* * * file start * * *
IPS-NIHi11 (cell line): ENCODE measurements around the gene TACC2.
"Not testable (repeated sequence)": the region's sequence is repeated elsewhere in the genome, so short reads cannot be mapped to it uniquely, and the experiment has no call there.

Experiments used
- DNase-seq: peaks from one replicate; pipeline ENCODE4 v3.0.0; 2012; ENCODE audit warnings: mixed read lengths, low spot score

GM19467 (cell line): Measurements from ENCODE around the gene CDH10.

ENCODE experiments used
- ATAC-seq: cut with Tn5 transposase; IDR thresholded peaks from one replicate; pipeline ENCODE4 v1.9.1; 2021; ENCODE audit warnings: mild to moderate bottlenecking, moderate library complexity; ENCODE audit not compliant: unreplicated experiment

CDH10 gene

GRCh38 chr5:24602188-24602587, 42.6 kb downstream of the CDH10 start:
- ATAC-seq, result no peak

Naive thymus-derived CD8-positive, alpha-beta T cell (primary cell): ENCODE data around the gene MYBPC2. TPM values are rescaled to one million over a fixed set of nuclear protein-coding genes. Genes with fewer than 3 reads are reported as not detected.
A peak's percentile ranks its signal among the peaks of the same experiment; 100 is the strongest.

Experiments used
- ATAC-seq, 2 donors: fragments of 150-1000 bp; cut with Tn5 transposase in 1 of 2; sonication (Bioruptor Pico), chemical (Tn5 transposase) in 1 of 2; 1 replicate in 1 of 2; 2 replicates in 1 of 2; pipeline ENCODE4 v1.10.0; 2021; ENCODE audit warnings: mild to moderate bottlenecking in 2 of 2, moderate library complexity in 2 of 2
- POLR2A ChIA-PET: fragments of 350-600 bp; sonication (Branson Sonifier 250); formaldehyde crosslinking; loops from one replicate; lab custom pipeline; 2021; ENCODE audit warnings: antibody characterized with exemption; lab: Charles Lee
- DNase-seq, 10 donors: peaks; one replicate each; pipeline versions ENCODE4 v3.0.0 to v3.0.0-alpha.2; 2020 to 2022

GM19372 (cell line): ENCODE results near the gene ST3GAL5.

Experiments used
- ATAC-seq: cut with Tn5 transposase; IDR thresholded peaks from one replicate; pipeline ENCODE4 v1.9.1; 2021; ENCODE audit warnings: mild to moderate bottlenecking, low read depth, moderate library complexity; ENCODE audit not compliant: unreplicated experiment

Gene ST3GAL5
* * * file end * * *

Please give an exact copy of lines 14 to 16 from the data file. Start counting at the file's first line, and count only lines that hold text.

- ATAC-seq, 2 donors: fragments of 150-1000 bp; cut with Tn5 transposase in 1 of 2; sonication (Bioruptor Pico), chemical (Tn5 transposase) in 1 of 2; 1 replicate in 1 of 2; 2 replicates in 1 of 2; pipeline ENCODE4 v1.10.0; 2021; ENCODE audit warnings: mild to moderate bottlenecking in 2 of 2, moderate library complexity in 2 of 2
- POLR2A ChIA-PET: fragments of 350-600 bp; sonication (Branson Sonifier 250); formaldehyde crosslinking; loops from one replicate; lab custom pipeline; 2021; ENCODE audit warnings: antibody characterized with exemption; lab: Charles Lee
- DNase-seq, 10 donors: peaks; one replicate each; pipeline versions ENCODE4 v3.0.0 to v3.0.0-alpha.2; 2020 to 2022